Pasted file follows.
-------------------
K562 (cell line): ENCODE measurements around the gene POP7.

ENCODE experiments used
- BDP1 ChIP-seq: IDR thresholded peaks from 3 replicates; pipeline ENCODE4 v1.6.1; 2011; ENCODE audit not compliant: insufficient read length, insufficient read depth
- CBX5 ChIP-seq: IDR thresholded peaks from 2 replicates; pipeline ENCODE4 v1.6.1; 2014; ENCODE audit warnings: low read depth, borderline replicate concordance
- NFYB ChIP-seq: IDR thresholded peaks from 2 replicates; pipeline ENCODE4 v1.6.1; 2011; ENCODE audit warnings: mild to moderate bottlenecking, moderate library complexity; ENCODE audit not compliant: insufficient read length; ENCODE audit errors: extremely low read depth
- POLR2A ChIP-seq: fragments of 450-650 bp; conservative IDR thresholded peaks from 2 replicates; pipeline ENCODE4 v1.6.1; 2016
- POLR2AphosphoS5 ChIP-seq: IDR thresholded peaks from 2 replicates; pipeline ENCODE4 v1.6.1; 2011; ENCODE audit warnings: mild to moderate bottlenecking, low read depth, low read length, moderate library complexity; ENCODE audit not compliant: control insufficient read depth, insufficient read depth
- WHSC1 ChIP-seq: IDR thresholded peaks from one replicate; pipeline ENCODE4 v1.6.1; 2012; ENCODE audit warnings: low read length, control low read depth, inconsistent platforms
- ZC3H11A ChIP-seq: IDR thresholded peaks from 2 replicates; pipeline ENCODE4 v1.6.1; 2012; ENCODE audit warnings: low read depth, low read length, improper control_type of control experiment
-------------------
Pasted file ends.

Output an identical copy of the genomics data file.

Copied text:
K562 (cell line): ENCODE measurements around the gene POP7.

ENCODE experiments used
- BDP1 ChIP-seq: IDR thresholded peaks from 3 replicates; pipeline ENCODE4 v1.6.1; 2011; ENCODE audit not compliant: insufficient read length, insufficient read depth
- CBX5 ChIP-seq: IDR thresholded peaks from 2 replicates; pipeline ENCODE4 v1.6.1; 2014; ENCODE audit warnings: low read depth, borderline replicate concordance
- NFYB ChIP-seq: IDR thresholded peaks from 2 replicates; pipeline ENCODE4 v1.6.1; 2011; ENCODE audit warnings: mild to moderate bottlenecking, moderate library complexity; ENCODE audit not compliant: insufficient read length; ENCODE audit errors: extremely low read depth
- POLR2A ChIP-seq: fragments of 450-650 bp; conservative IDR thresholded peaks from 2 replicates; pipeline ENCODE4 v1.6.1; 2016
- POLR2AphosphoS5 ChIP-seq: IDR thresholded peaks from 2 replicates; pipeline ENCODE4 v1.6.1; 2011; ENCODE audit warnings: mild to moderate bottlenecking, low read depth, low read length, moderate library complexity; ENCODE audit not compliant: control insufficient read depth, insufficient read depth
- WHSC1 ChIP-seq: IDR thresholded peaks from one replicate; pipeline ENCODE4 v1.6.1; 2012; ENCODE audit warnings: low read length, control low read depth, inconsistent platforms
- ZC3H11A ChIP-seq: IDR thresholded peaks from 2 replicates; pipeline ENCODE4 v1.6.1; 2012; ENCODE audit warnings: low read depth, low read length, improper control_type of control experiment